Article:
The activity-based costing system is far more accurate in determining the cost of a product due to the inclusion of all needed equipment and labor necessary for producing the product. While the traditional accounting system is often used, it has significant weaknesses when figuring total costs.
When using the activity-based method of costing, a manufacturer has a more accurate picture of what it costs to make each product. This allows an easier interpretation for internal management to base decisions on. Activity-based cost systems also provide a better understanding of the overhead costs involved in making the product.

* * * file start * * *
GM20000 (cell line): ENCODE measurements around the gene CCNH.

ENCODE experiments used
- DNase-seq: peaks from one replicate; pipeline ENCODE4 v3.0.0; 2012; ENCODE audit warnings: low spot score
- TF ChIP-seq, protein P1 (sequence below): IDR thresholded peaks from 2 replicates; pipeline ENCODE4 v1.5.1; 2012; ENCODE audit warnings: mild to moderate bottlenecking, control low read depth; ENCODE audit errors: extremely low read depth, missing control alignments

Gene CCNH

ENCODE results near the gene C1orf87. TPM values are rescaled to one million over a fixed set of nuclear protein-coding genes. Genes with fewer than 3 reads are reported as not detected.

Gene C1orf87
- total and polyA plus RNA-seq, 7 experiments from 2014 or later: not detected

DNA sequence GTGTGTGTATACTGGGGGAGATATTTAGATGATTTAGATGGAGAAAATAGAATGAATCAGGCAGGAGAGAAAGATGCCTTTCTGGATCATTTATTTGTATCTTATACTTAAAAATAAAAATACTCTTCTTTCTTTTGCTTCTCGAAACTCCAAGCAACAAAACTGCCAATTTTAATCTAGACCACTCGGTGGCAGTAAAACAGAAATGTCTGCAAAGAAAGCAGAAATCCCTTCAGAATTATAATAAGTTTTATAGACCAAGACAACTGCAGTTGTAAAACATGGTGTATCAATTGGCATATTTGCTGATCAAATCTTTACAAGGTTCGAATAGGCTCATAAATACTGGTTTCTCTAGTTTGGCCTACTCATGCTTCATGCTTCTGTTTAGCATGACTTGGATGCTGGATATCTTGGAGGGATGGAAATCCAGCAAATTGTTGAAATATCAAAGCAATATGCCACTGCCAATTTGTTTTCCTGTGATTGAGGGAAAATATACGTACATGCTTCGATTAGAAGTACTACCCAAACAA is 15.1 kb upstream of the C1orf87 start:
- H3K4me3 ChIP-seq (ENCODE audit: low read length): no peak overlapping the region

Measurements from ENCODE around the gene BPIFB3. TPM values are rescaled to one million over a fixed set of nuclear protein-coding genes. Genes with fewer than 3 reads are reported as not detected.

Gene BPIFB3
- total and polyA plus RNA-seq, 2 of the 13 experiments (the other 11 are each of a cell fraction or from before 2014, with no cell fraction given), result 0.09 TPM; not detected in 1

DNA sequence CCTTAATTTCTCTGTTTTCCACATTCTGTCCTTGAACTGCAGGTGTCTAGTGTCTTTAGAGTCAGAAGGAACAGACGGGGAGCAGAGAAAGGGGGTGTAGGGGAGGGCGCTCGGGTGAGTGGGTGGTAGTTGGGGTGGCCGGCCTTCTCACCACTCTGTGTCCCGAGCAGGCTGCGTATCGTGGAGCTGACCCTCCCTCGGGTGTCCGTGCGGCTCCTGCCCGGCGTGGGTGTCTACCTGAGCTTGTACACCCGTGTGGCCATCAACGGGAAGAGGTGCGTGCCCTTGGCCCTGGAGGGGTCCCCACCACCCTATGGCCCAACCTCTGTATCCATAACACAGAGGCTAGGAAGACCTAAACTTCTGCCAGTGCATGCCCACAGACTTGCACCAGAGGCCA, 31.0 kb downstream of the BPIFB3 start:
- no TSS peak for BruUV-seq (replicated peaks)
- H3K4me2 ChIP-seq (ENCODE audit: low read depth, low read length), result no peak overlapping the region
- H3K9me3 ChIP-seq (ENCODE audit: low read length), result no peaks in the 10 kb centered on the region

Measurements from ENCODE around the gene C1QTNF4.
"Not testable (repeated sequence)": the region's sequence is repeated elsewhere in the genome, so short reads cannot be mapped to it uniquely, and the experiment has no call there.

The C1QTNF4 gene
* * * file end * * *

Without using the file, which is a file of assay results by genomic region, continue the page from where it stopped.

Traditional costing methods don't include the manufacturing costs involved in producing the product, therefore not giving an accurate cost guide. However, the traditional method is used most often. External financial statements utilize the traditional method to provide a value of the cost of goods. However, using only the traditional cost method can lead to detrimental management decisions since it excludes the full cost of manufacturing the product. Good business standards entail use of both methods, so financial management can see the exact cost of producing each item the plant manufactures, including labor, utilities and all other costs involved. Activity-based costing methods improve the overhead costs associated with both the cost and cause, making it a much more flexible accounting option.